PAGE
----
Mumbai doesn't so much welcome you as smack you around the face and zap you with a cattle prod. There's an amazing energy to the city, it crackles with life. Every day over five hundred people move here, many fleeing lives of crushing poverty in rural India and, far from being oppressive and intimidating, the air is charged with optimism and high spirits. Clichéd as it might sound, Mumbai is the city of dreams.

Of course when 22 million people live in a city one third of the size of London then road chaos ensues. It took two hours to travel the 24 km journey from the airport to our lodgings in down-town Colaba but, you just take a deep breath and enjoy the ride, and we did. It was a Friday afternoon and on the rooftops of the slums were thousands of barefoot children flying kites and shrieking with unbridled joy.

Property prices in Mumbai are amongst the highest in the world and our budget required a serious rethink. Moti, a gorgeous Victorian-era colonial mansion, was recommended by both the Rough Guide & Lonely Planet and £30 got us a decent sized double room with an attached bathroom, fridge & TV (so we binged on Bollywood movies and pop videos) along with 24 hour hot water (a luxury!)

Our nearest neighbour was the magnificent Taj Mahal Palace hotel. The last time we'd seen the Taj was just days after the 2008 terrorist attacks, when 31 people lost their lives, and it brought tears to our eyes to see her restored to her former glory.

Built in 1903 after Indian philanthropist Jamsetji Tata was refused entrance to a "whites only" hotel and decided to create a hotel all of Mumbai could be proud of.

Directly opposite the Taj is the Gateway to India, built under British rule and completed in 1924. The first building those arriving by boat would have seen and the departure point when the British left India after Independence.

It attracts hundreds of people a day, none more so than at sunset when thousands of Mumbaikers and tourists flock for photos and a gossip.

Despite letting our bank know that we'd be in India until February the dozy b*stards blocked our card leaving us with £10 to our name but, accommodation aside, a tenner goes a long way in Mumbai. Access to the Gateway of India was free, local meals joint Kamat did a cracking veg thali for £1, the two hour taxi ride from the airport cost £5 and Moti had a fridge full of ice cold Kingfishers at £2 so we sat on the steps watching the world go by until we got through to the bank's telephone help line.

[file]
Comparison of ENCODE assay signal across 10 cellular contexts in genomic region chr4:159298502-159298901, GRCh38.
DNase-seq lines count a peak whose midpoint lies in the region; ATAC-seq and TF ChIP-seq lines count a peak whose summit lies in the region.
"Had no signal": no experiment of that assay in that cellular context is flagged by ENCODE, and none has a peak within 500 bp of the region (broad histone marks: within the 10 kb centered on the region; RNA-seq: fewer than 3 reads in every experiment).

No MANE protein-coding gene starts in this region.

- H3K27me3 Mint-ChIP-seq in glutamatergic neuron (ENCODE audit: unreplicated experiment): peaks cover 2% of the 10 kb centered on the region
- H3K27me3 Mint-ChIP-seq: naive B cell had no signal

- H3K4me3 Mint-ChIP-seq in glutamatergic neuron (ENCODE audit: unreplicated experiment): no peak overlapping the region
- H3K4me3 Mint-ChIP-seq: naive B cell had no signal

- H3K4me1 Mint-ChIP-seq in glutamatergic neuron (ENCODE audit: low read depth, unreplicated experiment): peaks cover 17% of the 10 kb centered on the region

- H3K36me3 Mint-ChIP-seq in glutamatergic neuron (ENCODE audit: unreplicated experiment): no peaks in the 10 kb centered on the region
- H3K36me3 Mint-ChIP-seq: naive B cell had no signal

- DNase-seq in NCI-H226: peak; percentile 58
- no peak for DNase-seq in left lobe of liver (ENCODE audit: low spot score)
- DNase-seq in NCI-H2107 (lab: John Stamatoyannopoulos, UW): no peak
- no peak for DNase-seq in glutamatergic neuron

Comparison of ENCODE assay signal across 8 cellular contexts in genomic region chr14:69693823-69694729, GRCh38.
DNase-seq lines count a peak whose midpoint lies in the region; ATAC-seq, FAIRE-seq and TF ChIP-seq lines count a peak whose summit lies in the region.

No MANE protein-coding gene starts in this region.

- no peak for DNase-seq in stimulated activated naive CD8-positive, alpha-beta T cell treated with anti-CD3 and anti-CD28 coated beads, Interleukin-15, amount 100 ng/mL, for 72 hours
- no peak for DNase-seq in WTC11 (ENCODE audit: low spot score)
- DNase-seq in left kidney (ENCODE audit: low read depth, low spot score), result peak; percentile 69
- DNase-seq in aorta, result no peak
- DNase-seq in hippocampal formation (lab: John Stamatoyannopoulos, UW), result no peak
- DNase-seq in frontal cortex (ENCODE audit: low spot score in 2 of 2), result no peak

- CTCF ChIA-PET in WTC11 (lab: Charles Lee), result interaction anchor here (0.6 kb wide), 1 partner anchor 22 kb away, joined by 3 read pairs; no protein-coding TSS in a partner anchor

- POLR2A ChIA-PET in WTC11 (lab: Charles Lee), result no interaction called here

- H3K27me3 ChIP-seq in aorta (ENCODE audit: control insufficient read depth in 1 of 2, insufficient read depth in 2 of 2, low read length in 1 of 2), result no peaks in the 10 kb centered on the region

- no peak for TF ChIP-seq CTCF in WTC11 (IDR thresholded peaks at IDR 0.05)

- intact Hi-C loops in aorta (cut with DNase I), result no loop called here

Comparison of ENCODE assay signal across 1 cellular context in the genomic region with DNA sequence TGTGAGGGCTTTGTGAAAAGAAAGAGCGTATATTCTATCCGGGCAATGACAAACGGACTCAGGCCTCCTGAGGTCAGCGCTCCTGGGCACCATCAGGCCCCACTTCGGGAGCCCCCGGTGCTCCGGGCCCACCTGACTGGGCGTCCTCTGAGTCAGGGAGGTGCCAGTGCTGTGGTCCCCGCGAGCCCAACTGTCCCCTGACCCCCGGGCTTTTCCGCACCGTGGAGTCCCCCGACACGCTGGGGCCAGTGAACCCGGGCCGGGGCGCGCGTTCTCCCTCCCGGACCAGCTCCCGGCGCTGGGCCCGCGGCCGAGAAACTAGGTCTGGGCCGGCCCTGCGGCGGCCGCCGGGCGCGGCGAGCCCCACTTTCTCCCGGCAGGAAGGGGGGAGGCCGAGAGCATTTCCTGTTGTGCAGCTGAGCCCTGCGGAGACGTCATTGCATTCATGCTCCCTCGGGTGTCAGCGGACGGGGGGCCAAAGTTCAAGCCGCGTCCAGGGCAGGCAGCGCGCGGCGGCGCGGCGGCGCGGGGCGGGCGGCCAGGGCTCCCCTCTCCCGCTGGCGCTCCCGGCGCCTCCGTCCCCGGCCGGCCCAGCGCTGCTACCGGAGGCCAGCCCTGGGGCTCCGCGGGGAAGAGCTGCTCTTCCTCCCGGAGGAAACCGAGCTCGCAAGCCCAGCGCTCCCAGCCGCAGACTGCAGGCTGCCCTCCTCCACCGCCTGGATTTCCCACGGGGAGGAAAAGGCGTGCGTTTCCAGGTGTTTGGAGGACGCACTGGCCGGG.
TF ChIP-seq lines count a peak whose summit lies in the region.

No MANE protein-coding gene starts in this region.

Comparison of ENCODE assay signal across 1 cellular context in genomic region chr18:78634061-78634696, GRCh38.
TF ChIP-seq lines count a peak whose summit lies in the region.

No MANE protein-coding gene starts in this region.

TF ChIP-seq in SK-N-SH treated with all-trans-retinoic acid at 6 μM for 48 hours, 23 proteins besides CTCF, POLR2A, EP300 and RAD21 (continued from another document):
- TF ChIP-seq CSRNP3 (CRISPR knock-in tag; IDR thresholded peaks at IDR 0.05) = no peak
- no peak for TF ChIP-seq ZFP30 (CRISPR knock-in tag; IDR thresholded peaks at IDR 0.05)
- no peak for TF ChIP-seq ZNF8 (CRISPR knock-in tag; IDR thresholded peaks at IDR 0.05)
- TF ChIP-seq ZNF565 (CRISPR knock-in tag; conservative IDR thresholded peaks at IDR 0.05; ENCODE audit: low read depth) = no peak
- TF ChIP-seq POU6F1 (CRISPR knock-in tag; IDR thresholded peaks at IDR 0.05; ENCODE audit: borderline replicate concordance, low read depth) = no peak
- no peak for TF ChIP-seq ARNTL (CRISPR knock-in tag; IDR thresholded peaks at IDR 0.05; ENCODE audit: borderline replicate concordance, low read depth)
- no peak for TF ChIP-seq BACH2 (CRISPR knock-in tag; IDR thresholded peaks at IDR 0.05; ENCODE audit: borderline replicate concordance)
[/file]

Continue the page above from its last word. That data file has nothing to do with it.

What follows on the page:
Next morning, after a puri bhaji breakfast & masala chai we walked to Chhatrapati Shivaji Terminus, still referred to as Victoria Terminus or VT by many.

 It might sound a bit odd, hanging around a railway station when you're not planning on catching a train but not all stations are VT. A UNESCO World Heritage site, designed by architectural engineer, Frederick Stevens, in 1878 and finally completed nine years later in time for Queen Victoria's Golden Jubilee.

Chhatrapati Shivaji is not only a Gothic masterpiece but also the world's busiest train station. You'll recognise it from the final scene in Slumdog Millionaire (and if you've never seen the film then you're clearly mad).

As in previous visits, her cathedral-like beauty rendered us speechless.

Next stop was Crawford market, a bustling covered market built in 1869 and, in 1882, the first building in India to be lit by electricity.

Taking photos of the exterior an elderly couple on their way to do their weekly shop came to see what we were doing. That frieze is by Lockwood Kipling, Rudyard's father, I told them. Good heavens, we've lived here all our lives and never even noticed it, they said.

Currently undergoing a facelift, the fountain is also by Lockwood Kipling.

Time for fresh lime sodas in Badshah, a cafe serving thirsty shoppers since the days of the Raj.

We walked back to Moti to feast on the fresh fruit we'd bought from the market followed by hot showers and a siesta.

Finances again accessible we could now afford to watch the sunset from a swanky roof top bar of a glamorous Art Deco hotel on Marine Drive followed by a delicious Lebanese dinner in hip & happening restaurant, Basilico.

More of Mumbai coming very soon!

(More photos HERE)

Linking to Patti and the gang for Visible Monday.